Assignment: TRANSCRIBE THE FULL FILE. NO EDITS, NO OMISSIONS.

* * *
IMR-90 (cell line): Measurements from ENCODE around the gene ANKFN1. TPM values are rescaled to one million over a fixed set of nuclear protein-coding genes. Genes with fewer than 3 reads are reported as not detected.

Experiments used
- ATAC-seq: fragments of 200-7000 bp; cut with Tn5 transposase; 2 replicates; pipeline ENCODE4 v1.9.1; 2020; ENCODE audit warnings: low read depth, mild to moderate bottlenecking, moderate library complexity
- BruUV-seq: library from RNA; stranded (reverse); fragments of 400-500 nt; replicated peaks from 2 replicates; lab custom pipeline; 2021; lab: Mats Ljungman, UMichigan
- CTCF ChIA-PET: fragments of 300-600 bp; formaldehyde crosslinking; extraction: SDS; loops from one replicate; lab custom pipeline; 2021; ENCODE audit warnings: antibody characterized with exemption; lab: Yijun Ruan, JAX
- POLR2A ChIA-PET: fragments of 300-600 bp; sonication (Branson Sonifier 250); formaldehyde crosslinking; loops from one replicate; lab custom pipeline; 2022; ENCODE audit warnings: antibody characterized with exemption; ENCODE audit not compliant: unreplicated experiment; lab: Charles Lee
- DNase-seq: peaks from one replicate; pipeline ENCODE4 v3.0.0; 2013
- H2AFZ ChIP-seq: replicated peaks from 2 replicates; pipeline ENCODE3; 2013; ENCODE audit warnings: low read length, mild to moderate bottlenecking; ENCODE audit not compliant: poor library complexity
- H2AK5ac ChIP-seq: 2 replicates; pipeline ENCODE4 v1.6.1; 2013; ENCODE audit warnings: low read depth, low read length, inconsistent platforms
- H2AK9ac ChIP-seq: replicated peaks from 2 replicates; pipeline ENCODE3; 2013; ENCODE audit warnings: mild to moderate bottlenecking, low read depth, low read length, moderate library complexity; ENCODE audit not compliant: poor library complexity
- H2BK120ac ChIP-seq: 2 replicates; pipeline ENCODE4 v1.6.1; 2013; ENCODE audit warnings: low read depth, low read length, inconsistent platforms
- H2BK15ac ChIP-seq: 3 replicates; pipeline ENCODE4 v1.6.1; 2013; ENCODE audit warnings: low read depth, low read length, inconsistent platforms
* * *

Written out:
IMR-90 (cell line): Measurements from ENCODE around the gene ANKFN1. TPM values are rescaled to one million over a fixed set of nuclear protein-coding genes. Genes with fewer than 3 reads are reported as not detected.

Experiments used
- ATAC-seq: fragments of 200-7000 bp; cut with Tn5 transposase; 2 replicates; pipeline ENCODE4 v1.9.1; 2020; ENCODE audit warnings: low read depth, mild to moderate bottlenecking, moderate library complexity
- BruUV-seq: library from RNA; stranded (reverse); fragments of 400-500 nt; replicated peaks from 2 replicates; lab custom pipeline; 2021; lab: Mats Ljungman, UMichigan
- CTCF ChIA-PET: fragments of 300-600 bp; formaldehyde crosslinking; extraction: SDS; loops from one replicate; lab custom pipeline; 2021; ENCODE audit warnings: antibody characterized with exemption; lab: Yijun Ruan, JAX
- POLR2A ChIA-PET: fragments of 300-600 bp; sonication (Branson Sonifier 250); formaldehyde crosslinking; loops from one replicate; lab custom pipeline; 2022; ENCODE audit warnings: antibody characterized with exemption; ENCODE audit not compliant: unreplicated experiment; lab: Charles Lee
- DNase-seq: peaks from one replicate; pipeline ENCODE4 v3.0.0; 2013
- H2AFZ ChIP-seq: replicated peaks from 2 replicates; pipeline ENCODE3; 2013; ENCODE audit warnings: low read length, mild to moderate bottlenecking; ENCODE audit not compliant: poor library complexity
- H2AK5ac ChIP-seq: 2 replicates; pipeline ENCODE4 v1.6.1; 2013; ENCODE audit warnings: low read depth, low read length, inconsistent platforms
- H2AK9ac ChIP-seq: replicated peaks from 2 replicates; pipeline ENCODE3; 2013; ENCODE audit warnings: mild to moderate bottlenecking, low read depth, low read length, moderate library complexity; ENCODE audit not compliant: poor library complexity
- H2BK120ac ChIP-seq: 2 replicates; pipeline ENCODE4 v1.6.1; 2013; ENCODE audit warnings: low read depth, low read length, inconsistent platforms
- H2BK15ac ChIP-seq: 3 replicates; pipeline ENCODE4 v1.6.1; 2013; ENCODE audit warnings: low read depth, low read length, inconsistent platforms